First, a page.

You may fear going #2
No one likes to fear a bowel movement, but your nethers may be swollen and you may have had stitches placed for tearing, so the first bowel movement can be scary.  Most postpartum protocols for providers include a stool softener regimen 2-3 times a day.  Don't be afraid.

Hair loss
Perhaps you read about this, perhaps not, but hair loss is common.  I feel like I'm always shedding when my hair is longer than 2 inches, but I did notice an increase in the amount of hair I was pulling out during showers the first few months.  I never did get any bald spots and you likely won't either. Go get a haircut and your nails done a few weeks postpartum and you'll feel like a new woman ;)

Emotions May Run High

Your body is going to go through drastic changes in a extremely short period of time, so chances are, you may being feeling a lot.... feeling ecstatic, feeling blue, feeling angry, feeling nothing short of asylum-crazy at times. There's a lot of anxiety being a parent of a newborn too- are they sleeping? wait, are they breathing?! Oh good. But did they eat enough??! Both times I have felt a surge of these extreme emotions on and off- it lasted the first two months for me. Thankfully, it would usually just be a short amount of time, like a few hours, here and there each week.

** Please also realize that postpartum depression is real and not just the "baby blues" though. While it's normal to feel some depression, it is not normal to feel like you have no control over yourself or thoughts to the point where you fear you may actually cause harm to yourself or another.  This can vary from feeling like your problems will dissolve if you just run away to feeling even suicidal.  Seek professional medical attention if you feel this way.

The fact is your body will be different postpartum.  There is no simpler truth about recovery.  You will feel strong emotions at times through the first year, especially if you breastfeed- breastfeeding affects every mom differently, which includes crazy hormonal shifts that affect your body mentally and physically. It's ok. It's normal. You may feel like crying one day because your husband didn't say the right thing or because dinner wasn't made on time.  Or perhaps you'll be suddenly so flippin' upset that someone said something that felt offensive even though it wasn't. Just remember, ok, crazy hormones are trying to control me right now. But you got this.  You'll get through it, I promise! Try to accept the new normal and appreciate your capabilities.  There may come a day when you feel like your pre-baby self, but for now, focus on all the great things, like a new baby :)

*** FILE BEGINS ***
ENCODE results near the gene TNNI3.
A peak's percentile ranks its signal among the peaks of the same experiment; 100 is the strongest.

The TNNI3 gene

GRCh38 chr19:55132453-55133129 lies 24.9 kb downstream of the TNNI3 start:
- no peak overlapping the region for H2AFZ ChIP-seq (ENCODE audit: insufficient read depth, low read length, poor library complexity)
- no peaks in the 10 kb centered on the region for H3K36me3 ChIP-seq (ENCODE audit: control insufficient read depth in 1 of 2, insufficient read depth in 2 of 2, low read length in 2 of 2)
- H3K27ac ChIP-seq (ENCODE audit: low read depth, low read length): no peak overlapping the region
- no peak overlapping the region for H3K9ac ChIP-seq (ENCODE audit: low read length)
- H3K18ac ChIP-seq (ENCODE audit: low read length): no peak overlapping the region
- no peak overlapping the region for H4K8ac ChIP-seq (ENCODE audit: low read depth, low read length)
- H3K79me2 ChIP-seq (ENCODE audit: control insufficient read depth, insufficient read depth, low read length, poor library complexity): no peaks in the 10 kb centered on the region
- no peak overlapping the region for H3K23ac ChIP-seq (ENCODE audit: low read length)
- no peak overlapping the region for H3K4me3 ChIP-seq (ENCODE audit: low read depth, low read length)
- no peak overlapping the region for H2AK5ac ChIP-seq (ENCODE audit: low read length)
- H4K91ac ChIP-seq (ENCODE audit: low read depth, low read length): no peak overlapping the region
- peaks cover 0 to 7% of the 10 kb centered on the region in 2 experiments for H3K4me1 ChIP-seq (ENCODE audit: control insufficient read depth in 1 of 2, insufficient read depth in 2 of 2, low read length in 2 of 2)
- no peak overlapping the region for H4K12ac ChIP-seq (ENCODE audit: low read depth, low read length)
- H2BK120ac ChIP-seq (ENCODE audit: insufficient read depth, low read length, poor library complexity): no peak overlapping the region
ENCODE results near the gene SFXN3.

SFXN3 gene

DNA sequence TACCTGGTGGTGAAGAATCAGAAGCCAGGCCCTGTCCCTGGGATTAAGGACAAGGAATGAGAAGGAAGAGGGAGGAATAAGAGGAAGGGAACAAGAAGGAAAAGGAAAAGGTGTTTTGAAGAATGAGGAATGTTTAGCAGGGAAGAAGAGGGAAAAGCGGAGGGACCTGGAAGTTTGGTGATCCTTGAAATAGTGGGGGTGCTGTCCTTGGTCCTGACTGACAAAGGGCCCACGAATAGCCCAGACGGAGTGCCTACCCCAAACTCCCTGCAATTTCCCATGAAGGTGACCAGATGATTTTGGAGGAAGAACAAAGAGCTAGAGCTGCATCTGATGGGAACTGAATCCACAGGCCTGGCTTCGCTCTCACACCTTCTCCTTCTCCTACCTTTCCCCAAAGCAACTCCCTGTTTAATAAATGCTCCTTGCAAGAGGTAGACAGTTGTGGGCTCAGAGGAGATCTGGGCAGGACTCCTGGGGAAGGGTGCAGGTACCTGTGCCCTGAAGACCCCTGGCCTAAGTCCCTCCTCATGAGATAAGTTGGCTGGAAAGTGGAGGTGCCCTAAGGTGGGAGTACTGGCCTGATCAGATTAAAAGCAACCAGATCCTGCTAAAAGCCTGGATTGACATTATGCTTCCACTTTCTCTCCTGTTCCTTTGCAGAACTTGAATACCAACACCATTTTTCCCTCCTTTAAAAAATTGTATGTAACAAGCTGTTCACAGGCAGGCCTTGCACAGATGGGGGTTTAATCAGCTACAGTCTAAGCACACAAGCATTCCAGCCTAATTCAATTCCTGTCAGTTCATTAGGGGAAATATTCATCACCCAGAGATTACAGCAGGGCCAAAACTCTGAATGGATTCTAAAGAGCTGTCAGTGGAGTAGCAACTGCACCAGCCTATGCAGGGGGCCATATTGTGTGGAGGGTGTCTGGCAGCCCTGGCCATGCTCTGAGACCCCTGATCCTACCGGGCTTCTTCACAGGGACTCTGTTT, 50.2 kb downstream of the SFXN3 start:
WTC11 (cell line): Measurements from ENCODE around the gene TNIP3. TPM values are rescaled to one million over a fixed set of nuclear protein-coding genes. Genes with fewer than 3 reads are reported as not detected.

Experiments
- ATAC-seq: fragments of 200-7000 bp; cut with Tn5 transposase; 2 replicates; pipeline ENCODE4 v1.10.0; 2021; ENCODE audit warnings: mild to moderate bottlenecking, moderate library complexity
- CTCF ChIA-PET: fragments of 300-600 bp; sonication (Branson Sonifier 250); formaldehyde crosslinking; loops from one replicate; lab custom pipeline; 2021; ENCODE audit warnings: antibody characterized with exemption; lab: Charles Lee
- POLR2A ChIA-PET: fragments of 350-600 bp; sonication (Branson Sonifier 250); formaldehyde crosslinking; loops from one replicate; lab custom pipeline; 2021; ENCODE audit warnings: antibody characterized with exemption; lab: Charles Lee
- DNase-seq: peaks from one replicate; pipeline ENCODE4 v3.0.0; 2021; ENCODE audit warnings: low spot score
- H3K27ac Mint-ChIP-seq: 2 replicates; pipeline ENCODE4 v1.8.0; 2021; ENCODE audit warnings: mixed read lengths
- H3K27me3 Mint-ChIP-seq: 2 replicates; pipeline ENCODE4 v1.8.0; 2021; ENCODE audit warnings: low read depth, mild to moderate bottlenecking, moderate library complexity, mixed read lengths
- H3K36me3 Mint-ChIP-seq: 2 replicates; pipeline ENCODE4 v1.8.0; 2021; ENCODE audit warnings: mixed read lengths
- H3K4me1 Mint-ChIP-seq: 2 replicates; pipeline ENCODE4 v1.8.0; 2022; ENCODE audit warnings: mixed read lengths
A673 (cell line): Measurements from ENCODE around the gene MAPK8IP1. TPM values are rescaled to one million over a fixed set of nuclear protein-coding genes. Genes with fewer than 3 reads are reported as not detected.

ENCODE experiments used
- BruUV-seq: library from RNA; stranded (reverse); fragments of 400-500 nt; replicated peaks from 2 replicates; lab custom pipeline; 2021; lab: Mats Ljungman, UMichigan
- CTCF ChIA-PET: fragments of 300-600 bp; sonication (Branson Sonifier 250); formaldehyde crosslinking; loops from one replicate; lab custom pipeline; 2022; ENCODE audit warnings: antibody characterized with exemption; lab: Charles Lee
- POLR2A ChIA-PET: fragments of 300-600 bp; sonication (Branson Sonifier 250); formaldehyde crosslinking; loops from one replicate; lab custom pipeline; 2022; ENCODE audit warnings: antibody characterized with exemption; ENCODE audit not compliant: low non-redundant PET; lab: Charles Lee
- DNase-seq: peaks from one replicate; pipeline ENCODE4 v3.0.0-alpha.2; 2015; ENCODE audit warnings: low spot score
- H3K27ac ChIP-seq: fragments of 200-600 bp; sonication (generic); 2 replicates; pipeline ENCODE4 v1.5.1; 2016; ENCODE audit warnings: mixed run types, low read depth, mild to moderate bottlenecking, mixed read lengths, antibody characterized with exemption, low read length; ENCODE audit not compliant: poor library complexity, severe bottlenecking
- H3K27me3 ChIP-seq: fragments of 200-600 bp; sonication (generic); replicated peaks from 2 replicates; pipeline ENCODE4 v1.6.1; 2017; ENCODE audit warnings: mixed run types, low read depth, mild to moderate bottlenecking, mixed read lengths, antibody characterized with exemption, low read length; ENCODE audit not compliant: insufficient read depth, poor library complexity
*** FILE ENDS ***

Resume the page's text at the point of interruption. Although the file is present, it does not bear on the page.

I really enjoyed writing my blog series and can't believe I'm done!   Thanks for reading, I have been surprised by how many times this blog has been viewed in just the past month when I first started! I am planning on continuing the blog in a few weeks sharing birth stories from now on and any other motherhood related items that cross my brain. Good luck with your labors and recovery!

Friday, March 20, 2015

Preparing for labor and what to bring to the hospital

Preparing for labor can be a daunting task when you have no clue what to expect. I am hoping this blog has given you a few ideas to research because I personally believe preparation comes from the time you put into reading about the things you want in your labor.  You want a medication-free birth? Read about all your options.  You want an epidural? Read about common side effects and other moms' experiences. The Internet is full of advice and you are likely surrounded by women who have all had different experiences.  In the end, your labor will be unique to you, but at least you felt a little prepared :)

How about what to bring? My advice- ask other moms.  They will all have different opinions and tell you things that are complete opposite of what another one will tell you, but it gives you an idea of what may work for you or what may not.

What is on my list to bring to the hospital? It's definitely simplified from my first baby. I had a whole rolly suitcase filled with crap that I didn't need then haha. 

Personal Nightgowns. three pairs, one for labor and two for recovery.
I have always brought my own gowns for recovery and just started bringing my own for labor with my daughter. I always want something super stretchy, so my gowns are all jersey knit material and very soft. I had a full sleeveless gown with my daughter's labor, but this time, I am planning on a skirt, loose racerback tank, and a stretchy nursing bra meant for sleep. I like bringing my own gowns because I want to nurse more easily without messing with stiff hospital gowns.  I am doing a two piece labor outfit because last time I did not enjoy being butt naked immediately after delivery to be able to nurse and have skin to skin contact. Don't worry, I was covered in blankets so I wasn't truly butt naked. 

Comfort Items
This varies for everyone, but I am bringing my hypnosis mP3s to play in the background. You may want soothing music or perhaps if you're planning on having an epidural from the beginning, you'll want time-passing things like a good book, a sudoku puzzle book, or a season of your favorite TV show on Netflix.